When I was little, I was convinced that I was a terrible artist. I couldn't draw, I couldn't (and still can't) color within the lines. I never picked up a musical instrument or any kind of performing art. While I had a highly active imagination, I couldn't figure out how to convert the mental images I could see so clearly into any sort of medium. Then one day my parents came home with an enormous box and what looked like a tv screen. It was an IBM 8086 (<insert image of IBM 8086 here>). My very first computer.
Unfortunately, what this computer did not come with was any kind of software (Windows wouldn't be invented for a few more years, not that this computer would ever run it). It did come with one 5 1/4" "MS-DOS" floppy disk - which was capable of running programs written in BASIC. And so would begin my 30+ year fixation with software. Finally, I was able to express myself in a medium that made sense to me. I picked up every For Dummies book I could get my hands on. I would spend late nights at the library learning as much as I could about programming BASIC, and then head home to try out what I learned.
Over time I would learn dozens of programming languages, and pick up new tools and philosophies. It never mattered to me what language something was written in, the intention was always the same: I have an idea, a mental image of what I want to create, and I am manipulating the computer to make it a reality.
I got what I thought was my dream job straight out of school as a professional developer. Now I was able to do the same thing and get PAID! This seemed like an incredible dream come true. I would never work a day in my life if I got to spend all of it programming. Or so I thought.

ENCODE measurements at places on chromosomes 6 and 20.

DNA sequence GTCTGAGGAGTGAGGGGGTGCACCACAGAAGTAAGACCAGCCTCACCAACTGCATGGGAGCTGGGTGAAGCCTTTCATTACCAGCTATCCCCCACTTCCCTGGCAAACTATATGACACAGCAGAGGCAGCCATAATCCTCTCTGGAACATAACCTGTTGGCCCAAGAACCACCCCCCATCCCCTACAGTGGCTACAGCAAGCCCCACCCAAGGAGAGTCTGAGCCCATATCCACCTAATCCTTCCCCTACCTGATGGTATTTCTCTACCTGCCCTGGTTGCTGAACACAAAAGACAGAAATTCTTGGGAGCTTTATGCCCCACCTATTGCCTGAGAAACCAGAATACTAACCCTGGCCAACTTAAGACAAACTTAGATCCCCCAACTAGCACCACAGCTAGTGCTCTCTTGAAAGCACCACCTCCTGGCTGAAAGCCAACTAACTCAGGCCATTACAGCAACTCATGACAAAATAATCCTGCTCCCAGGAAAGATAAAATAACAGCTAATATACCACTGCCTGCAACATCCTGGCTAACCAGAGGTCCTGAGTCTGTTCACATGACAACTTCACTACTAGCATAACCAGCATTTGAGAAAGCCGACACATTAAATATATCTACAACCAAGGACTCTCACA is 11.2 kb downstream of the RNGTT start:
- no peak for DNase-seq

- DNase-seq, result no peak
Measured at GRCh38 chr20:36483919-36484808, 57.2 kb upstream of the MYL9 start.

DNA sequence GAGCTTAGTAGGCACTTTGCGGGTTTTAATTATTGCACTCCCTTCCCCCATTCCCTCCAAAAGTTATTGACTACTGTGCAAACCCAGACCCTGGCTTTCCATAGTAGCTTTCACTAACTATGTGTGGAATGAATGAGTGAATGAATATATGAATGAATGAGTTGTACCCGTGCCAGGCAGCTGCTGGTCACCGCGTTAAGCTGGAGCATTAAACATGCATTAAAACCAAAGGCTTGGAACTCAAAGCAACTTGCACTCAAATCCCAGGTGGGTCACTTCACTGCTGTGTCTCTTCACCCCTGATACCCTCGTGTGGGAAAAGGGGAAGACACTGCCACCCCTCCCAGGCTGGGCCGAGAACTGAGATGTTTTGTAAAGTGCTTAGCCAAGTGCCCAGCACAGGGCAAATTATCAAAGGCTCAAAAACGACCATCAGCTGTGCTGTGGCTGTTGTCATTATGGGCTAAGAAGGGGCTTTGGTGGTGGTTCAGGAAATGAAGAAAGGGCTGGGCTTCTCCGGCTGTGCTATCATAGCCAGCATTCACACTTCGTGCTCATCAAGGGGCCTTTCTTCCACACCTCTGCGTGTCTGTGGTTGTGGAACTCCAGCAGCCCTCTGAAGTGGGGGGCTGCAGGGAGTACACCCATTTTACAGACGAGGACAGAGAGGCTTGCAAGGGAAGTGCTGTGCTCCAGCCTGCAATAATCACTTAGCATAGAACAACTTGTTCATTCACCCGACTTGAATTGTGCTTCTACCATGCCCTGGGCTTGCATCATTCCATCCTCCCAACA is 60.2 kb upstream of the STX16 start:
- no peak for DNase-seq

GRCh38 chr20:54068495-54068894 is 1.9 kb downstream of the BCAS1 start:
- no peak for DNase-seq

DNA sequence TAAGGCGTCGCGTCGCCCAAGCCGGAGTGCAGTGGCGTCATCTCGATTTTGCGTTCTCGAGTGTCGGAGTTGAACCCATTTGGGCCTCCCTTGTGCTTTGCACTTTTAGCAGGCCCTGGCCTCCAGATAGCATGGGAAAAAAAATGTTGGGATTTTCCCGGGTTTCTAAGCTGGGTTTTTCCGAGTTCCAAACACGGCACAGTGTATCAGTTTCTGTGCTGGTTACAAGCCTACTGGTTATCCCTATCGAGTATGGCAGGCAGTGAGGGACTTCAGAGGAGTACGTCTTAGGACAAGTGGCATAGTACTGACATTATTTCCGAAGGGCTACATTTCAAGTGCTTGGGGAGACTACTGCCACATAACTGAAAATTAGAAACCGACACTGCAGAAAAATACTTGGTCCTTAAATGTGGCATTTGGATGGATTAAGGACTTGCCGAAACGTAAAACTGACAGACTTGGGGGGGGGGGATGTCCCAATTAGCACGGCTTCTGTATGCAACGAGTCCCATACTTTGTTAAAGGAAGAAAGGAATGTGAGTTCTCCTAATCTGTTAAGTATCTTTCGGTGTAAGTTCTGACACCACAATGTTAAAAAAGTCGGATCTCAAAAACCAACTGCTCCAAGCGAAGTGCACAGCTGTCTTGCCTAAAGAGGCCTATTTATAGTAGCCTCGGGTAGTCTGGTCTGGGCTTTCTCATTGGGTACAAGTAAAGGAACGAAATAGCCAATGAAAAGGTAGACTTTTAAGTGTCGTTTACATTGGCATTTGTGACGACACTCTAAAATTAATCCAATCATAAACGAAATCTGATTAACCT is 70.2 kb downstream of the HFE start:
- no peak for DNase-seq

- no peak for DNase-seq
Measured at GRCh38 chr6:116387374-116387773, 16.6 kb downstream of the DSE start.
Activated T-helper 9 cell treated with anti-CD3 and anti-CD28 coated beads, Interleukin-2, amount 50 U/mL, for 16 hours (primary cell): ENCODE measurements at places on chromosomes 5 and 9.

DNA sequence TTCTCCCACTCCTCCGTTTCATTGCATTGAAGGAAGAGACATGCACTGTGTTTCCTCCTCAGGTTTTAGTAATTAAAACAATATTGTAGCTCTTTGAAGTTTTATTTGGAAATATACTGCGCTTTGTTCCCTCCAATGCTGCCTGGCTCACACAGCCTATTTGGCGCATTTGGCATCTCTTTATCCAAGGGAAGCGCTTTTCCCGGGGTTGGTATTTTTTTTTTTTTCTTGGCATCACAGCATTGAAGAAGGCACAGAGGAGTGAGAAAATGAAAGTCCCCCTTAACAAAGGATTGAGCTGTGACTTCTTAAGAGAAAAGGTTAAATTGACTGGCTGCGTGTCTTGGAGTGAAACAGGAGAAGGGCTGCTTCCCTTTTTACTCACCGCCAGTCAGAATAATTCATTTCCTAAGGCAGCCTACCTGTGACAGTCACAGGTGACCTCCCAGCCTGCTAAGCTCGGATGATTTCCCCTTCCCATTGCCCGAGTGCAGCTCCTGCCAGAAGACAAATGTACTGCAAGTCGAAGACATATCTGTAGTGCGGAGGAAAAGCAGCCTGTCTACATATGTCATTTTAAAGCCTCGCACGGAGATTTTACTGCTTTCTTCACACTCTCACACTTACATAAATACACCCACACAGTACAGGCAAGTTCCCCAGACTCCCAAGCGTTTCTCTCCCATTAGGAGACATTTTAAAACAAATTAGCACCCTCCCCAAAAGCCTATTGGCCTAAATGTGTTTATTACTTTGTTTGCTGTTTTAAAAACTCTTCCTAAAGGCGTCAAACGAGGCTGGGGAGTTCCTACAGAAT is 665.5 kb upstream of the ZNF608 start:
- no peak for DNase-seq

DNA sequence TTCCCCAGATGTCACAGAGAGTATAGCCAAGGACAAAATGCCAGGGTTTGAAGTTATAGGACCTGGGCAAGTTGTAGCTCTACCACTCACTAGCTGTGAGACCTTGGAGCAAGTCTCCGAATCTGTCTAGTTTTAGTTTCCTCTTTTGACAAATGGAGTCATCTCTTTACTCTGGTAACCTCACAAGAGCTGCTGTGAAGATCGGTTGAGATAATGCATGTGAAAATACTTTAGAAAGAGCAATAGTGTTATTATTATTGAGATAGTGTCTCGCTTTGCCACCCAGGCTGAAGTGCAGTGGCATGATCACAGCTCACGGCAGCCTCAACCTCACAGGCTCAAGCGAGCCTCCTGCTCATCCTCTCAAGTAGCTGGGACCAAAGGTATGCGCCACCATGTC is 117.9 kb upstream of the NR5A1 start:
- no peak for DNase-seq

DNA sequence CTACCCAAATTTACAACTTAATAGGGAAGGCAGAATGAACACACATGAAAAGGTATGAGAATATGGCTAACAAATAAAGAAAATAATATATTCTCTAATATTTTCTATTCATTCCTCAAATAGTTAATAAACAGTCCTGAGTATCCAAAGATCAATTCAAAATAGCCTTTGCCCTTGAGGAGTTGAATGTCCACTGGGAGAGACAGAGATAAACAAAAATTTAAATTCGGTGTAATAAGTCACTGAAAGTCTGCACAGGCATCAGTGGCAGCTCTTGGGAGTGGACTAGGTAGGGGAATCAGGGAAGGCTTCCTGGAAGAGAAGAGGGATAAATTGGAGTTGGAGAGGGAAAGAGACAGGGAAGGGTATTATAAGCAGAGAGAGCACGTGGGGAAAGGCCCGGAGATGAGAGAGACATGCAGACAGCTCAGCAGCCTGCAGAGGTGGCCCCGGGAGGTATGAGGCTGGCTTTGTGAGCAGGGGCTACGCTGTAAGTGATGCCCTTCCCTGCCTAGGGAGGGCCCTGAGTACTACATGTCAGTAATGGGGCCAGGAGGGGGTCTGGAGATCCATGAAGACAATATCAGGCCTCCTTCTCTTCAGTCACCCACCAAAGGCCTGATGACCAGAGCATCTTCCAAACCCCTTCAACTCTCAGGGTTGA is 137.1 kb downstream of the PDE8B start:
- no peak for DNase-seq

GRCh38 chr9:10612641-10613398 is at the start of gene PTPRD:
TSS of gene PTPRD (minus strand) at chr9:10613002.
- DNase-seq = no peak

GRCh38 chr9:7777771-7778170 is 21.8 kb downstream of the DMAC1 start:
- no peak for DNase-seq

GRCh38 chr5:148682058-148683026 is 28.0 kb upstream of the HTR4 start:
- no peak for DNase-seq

You see - the thing about software development is that there is critically little coding that happens. A tremendous amount of time is spent on refining requirements, going over test and edge cases, reviewing the work to check for security issues, making sure that everything is tested and, above all, that it meets the initial requirements. And, when I was actually coding, so much of my time was spent writing the same boiler plate code over and over again. Of course, IDEs made this somewhat easier, but it was still extremely tedious.
Finally, the biggest time suck of all was merging the code I produced with other code, fixing any conflicts, building it, and deploying an entire stack to see my end results. This was a brutal process that usually resulted in me grabbing a snack while I killed time.
Then, one day, I was asked to evaluate some "low code" tools. I got a demo from a vendor who, with only a few clicks, was able to reproduce work that would have taken me hours. I was blown away. Not one to be tricked by magic, I asked to see more. Over the course of a few hours, I witnessed an entire application being built. Now, this wasn't a production-ready application just yet, but it was a prototype that made it amazingly easy to validate my requirements against.
I switched careers shortly after, and while I have held many titles at Pega I still consider myself a developer at heart. With every new Pega product release, I build out a new application to see just how easily I can "paint" my ideas onto our canvas and I am still blown away every time.
There was a time when I was concerned about losing my coding skills. I worried that "low code" would never be able to fully articulate the ideas I came up with. But that is simply not true. I get to see new projects and products built on top of low code applications every single day. Simple projects like an employee recognition tool, or important projects like those that were built to help governments handle the massive influx of benefit requests that were coming in at the start of the pandemic.
It turns out that I'm not a terrible artist after all, I just needed to find the right medium to express my creativity. That medium is low-code software, it's here to stay, and I love it!
- Read more about low-code application development on Pega Academy.
- Take the Pega Low-Code App Factory Mission.